It seems the longer a legendary coach stays on the job, the slimmer his chances become to exit on his own terms. Woody Hayes won 13 Big Ten titles at Ohio State, but his tenure ended overnight after he punched a Clemson player on national television. Bob Knight won three NCAA titles at Indiana, but he was eventually fired for choking a player in practice, then violating a zero-tolerance policy by grabbing a student's arm. Bobby Bowden single-handedly built Florida State into a national power, but he was forced out when his program sunk into extended mediocrity.
Joe Paterno, Penn State's iconic head coach of 46 years, was fired Wednesday by the board of trustees. He wasn't ousted because he's 84 years old and in the last year of his contract, but rather because he was one of many who failed to turn in alleged pedophile Jerry Sandusky to the police. We knew Paterno would leave eventually, but we could never have fathomed his career ending this way. The circumstances surrounding Paterno's exit are far uglier and more disturbing than Hayes' sideline punch or Knight's burst of anger. They render Penn State's 8-1 record this season as irrelevant as Bowden's final 7-6 campaign. People are rightfully disgusted by the allegations against Sandusky, and Paterno admitted in his brief statement Wednesday "I wish I had done more."
In the weeks, months and years to come, there will hopefully be justice -- long overdue justice -- for the untold children Sandusky allegedly victimized. A university investigation will unseat all those it finds accountable, including president Graham Spanier. A jury will determine the fate of Sandusky as well as the fates of former Penn State athletic director Tim Curley and vice president Gary Schultz, the two officials charged with perjury. And the court of public opinion, which to this point has largely been bloodthirsty and venomous, will continue to have its say on Paterno. He will never escape the stigma of his career's final sordid chapter.
But while it's hard to see the bigger picture in the middle of the firestorm, it's also shortsighted to think that history will entirely forget the rest of Paterno's 46-year career. Some may find that taboo to say at this particular moment, when the news of Sandusky's alleged crimes is still fresh and many are still waiting for Paterno to fully address what happened in 2002. People aren't ready to put down the pitchforks just yet, and I'm not saying they should.
And yet, distance and perspective will eventually create a more nuanced legacy. The record will show that Paterno won more games than any other coach and that his teams annually graduated more players than any other public school. Video clips and photos will forever immortalize his black shoes and spectacles. The library on Penn State's campus, for which he helped raise $13 million, will still stand, and a university to which he devoted not only his entire adult life but $4 million of his own money will continue to educate generations of students.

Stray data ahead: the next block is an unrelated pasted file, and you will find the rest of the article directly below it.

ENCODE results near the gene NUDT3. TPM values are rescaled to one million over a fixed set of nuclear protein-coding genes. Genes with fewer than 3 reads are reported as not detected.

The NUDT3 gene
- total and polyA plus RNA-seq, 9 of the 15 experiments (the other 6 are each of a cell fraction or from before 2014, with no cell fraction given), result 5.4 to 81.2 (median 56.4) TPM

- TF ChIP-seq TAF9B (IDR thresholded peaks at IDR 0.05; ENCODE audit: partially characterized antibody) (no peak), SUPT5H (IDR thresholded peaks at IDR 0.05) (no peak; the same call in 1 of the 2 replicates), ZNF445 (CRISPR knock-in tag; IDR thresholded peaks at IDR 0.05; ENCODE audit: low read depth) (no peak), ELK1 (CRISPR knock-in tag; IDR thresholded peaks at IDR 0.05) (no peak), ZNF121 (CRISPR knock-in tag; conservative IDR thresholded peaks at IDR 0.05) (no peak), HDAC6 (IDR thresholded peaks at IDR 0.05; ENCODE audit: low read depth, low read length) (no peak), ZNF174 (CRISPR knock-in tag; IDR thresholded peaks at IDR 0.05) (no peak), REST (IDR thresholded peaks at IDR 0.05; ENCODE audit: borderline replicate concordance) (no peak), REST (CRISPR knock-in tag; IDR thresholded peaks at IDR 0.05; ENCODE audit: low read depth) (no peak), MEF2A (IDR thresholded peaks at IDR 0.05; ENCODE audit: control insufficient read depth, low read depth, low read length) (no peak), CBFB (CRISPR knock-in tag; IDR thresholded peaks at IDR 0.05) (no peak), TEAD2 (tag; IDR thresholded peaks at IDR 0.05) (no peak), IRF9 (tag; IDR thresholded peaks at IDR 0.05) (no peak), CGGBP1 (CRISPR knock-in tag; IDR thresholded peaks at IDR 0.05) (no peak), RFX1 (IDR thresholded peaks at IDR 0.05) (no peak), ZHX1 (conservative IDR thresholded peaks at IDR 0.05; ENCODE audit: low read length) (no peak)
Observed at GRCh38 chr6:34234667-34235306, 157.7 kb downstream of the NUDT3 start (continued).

And five decades of former players who went on to achieve their dreams will be here to remind us of how Paterno affected their lives. On Tuesday, Adam Taliaferro -- the former Penn State cornerback who was paralyzed by a hit in 2000 and at whose bedside Paterno held vigil when Taliaferro was told he may never walk again -- was elected to public office in Gloucester, N.J. There are thousands of other men currently excelling in their chosen fields who would be quick to share how their experience under Paterno helped them get there.
Paterno won 409 games and two national championships, but he also helped transform a rural college in a remote Pennsylvania town into a nationally respected institution. It may sound disingenuous now in light of current events, but "The Grand Experiment" -- Paterno's self-professed vision upon his 1966 hiring to prove that a program could excel both on and off the field -- served as a model for coaches of all levels of every sport for decades thereafter.
He used his platform to raise awareness for the plight of black athletes in the 1960s and '70s; he was a constant advocate of NCAA reform; he spent 40 years pushing (unsuccessfully) for a college football playoff; his early '90s push for Penn State to join the Big Ten -- a seemingly bizarre move at the time -- proved to be visionary; and he was the impetus for the Big Ten (and in turn the rest of college football) implementing instant replay.
Paterno had his flaws back then, too, but we were too busy deifying him to notice. They became more evident as he grew older and his "senior moments" often became too cringe-worthy to dismiss. His program endured a spat of player arrests in the early 2000s, for which he assumed almost no responsibility. Prior to the 2006 Orange Bowl, he tastelessly made light of sexual assault allegations against a Florida State player. We came to recognize that Paterno, in his 70s and 80s, lacked the generational and cultural awareness of his peers, but Penn State let him keep coaching out of deference to his legacy. That proved to be an enormous mistake.
No question, Paterno should be held accountable for his inaction in the Sandusky saga -- as should a whole lot of other people who had a chance to stop this tragedy. It would be an injustice to the alleged victims to ever forget Paterno's failure to prevent future crimes. But it would also be a disservice to the thousands upon thousands of lives he positively impacted if that mistake erases 46 years of good from the history books.
We will remember Paterno both as the coach who we thought served as a moral standard-bearer for 40-plus years and as the coach who bore responsibility for a reprehensible moral breakdown at the end. Those memories are not mutually exclusive. They can coexist.